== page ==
Groove Pancreatitis in a Patient With Recurrent Abdominal Pain and History of Alcohol Misuse
Sahil Gupta, MD • William Baughman, MD • Vikas Jain, MD
Department of Radiology, Case Western University MetroHealth Medical Center, Cleveland, Ohio
Gupta S, Jain V. Groove pancreatitis in a patient with recurrent abdominal pain and history of alcohol misuse. Consultant. 2022;62(8):e5-e7. doi:10.25270/con.2021.10.00007
Received March 27, 2021. Accepted May 25, 2021. Published online October 19, 2021.
The authors report no relevant financial relationships.
Sahil Gupta, MD, MetroHealth Medical Center, 2500 MetroHealth Drive, Cleveland, OH 44109 (email@example.com)
A 53-year-old man presented to the emergency department with a 2- to 3-week history of worsening upper abdominal and hypogastric abdominal pain with some radiation to his back, which was exacerbated by eating.
History. He reported intermittent abdominal pain starting 4 years prior to presentation, which he attributed to chronic pancreatitis, which was diagnosed 2 years prior to presentation. He reported a history of heavy alcohol consumption but reported 3 months cessation. He had had 1 episode of nonbloody, nonbilious emesis with no diarrhea or melena. He reported an 18.14-kg unintentional weight loss over 10 months.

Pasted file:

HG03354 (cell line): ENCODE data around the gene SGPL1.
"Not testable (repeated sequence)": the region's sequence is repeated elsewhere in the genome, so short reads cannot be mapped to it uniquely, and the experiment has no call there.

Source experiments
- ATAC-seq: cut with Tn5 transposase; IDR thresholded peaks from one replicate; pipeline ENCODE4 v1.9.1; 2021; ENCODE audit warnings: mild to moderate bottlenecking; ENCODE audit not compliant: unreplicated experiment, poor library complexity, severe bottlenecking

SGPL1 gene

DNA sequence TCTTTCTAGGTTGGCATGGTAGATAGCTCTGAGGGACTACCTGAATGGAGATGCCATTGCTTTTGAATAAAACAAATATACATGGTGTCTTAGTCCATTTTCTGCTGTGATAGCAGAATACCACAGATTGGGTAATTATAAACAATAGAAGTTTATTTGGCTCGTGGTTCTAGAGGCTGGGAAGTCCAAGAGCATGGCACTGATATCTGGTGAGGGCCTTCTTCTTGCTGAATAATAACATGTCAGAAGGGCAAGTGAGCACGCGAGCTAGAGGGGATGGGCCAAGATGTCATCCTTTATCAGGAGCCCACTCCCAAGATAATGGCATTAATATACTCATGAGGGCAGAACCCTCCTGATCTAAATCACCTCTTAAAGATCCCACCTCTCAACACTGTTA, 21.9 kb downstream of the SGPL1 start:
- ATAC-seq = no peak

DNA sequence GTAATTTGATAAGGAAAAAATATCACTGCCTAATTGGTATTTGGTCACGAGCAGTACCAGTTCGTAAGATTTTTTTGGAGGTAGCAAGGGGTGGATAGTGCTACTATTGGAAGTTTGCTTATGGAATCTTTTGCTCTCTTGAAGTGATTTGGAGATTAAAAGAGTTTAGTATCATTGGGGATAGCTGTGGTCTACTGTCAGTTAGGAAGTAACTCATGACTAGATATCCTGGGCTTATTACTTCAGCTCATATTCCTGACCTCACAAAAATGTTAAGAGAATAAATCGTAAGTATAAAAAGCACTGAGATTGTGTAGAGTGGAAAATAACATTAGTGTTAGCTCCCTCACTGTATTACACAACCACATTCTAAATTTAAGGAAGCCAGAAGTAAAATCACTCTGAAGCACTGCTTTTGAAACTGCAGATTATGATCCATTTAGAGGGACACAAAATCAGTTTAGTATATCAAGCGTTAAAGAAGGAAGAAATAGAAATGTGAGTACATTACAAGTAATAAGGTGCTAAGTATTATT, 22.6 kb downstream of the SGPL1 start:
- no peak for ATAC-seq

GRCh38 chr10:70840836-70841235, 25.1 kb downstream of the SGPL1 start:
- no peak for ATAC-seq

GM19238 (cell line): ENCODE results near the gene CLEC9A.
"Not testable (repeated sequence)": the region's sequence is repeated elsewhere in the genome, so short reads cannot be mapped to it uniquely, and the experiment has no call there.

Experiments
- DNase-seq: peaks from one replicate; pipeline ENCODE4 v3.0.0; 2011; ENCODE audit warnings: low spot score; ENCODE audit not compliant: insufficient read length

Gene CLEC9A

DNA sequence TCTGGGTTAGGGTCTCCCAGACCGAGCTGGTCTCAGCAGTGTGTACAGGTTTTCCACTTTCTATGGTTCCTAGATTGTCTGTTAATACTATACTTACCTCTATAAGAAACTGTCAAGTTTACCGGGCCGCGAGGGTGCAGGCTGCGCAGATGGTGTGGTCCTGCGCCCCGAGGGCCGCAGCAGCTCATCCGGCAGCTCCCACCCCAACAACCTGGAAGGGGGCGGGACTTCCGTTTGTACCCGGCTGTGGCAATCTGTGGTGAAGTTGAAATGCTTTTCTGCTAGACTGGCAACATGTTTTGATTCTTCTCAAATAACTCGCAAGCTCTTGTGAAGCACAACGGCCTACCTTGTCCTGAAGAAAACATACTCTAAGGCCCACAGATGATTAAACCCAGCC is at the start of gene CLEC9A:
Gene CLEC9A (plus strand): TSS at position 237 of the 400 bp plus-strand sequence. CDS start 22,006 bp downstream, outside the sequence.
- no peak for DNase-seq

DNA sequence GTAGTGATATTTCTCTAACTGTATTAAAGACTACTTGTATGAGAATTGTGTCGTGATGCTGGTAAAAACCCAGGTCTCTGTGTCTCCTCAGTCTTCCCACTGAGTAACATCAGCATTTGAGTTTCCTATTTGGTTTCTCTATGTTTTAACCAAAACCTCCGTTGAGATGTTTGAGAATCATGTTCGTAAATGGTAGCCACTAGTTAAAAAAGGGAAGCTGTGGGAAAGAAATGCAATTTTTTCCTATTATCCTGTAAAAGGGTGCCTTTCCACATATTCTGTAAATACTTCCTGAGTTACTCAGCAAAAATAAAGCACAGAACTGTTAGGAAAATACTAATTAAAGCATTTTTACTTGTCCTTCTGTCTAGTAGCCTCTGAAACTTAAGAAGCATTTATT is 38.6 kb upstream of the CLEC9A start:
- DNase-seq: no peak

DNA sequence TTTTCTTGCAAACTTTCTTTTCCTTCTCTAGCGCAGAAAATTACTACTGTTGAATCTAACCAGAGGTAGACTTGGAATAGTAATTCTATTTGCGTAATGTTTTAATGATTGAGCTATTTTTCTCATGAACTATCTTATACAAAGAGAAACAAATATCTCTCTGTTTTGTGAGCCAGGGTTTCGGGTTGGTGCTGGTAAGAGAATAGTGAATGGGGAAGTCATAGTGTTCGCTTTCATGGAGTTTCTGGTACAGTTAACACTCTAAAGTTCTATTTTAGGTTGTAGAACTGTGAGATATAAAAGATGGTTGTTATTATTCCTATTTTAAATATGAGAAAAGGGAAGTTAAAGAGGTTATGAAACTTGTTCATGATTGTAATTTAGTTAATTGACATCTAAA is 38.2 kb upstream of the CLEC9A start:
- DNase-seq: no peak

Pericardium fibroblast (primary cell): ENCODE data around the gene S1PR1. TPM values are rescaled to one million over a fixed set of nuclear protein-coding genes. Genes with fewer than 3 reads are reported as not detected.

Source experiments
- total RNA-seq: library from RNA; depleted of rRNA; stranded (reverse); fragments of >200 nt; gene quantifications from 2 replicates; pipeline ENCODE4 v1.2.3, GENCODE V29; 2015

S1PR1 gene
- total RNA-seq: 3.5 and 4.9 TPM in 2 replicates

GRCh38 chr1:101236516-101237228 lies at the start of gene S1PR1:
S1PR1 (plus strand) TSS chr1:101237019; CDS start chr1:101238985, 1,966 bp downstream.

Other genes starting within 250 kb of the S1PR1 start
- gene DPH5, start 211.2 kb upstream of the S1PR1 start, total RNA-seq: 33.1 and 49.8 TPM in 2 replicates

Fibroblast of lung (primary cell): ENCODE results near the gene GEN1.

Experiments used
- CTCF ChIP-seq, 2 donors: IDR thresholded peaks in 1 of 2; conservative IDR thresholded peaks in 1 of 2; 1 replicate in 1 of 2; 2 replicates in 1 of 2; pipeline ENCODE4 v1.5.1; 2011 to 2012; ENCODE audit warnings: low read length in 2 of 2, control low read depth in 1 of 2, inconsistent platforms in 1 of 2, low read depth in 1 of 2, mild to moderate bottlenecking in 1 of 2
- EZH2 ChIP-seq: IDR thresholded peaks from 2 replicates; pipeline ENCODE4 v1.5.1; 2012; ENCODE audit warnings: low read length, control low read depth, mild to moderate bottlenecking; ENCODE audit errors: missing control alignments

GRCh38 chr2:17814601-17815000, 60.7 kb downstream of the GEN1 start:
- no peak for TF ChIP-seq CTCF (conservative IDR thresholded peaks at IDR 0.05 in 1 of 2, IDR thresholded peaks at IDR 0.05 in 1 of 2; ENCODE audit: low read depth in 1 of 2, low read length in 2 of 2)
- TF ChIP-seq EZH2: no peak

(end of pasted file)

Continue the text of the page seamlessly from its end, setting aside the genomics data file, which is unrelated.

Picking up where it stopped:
His medical history was significant for recurrent pancreatitis, chronic obstructive pulmonary disease, hyperlipidemia, coronary artery disease, gastroesophageal reflux disease, hepatic steatosis, and alcohol use disorder.
Physical examination. His vital signs were within normal limits, and he was thin-appearing. There was tenderness to palpation in the upper abdomen without rebound or guarding. No jaundice or other abnormalities were noted.
Diagnostic testing. An endoscopic retrograde cholangiopancreatography (ERCP) scan was conducted with direct visualization of the ampulla, demonstrating a periampullary mass (Figure 1). Given the conspicuity of the mass, an endoscopic ultrasonography scan was not required. The mass was biopsied, and pathology analysis showed normal duodenal mucosa with some inflammatory changes (ie, lymphoid aggregates, focal lymphangiectasia) with no evidence of malignancy.
Figure 1. The ERCP image demonstrated soft tissue swelling and a mass in the periampullary region.
Groove pancreatitis, also known as paraduodenal pancreatitis, was diagnosed.
Discussion. Groove pancreatitis is a rare complication of chronic pancreatitis where the potential space between the second portion of the duodenum and the head of the pancreas becomes inflamed.1 It is estimated that 19.5% to 24.4% of patients with chronic pancreatitis who undergo a pancreaticoduodenectomy have groove pancreatitis.2 The true incidence is likely higher, given how many patients with chronic pancreatitis undergo conservative management.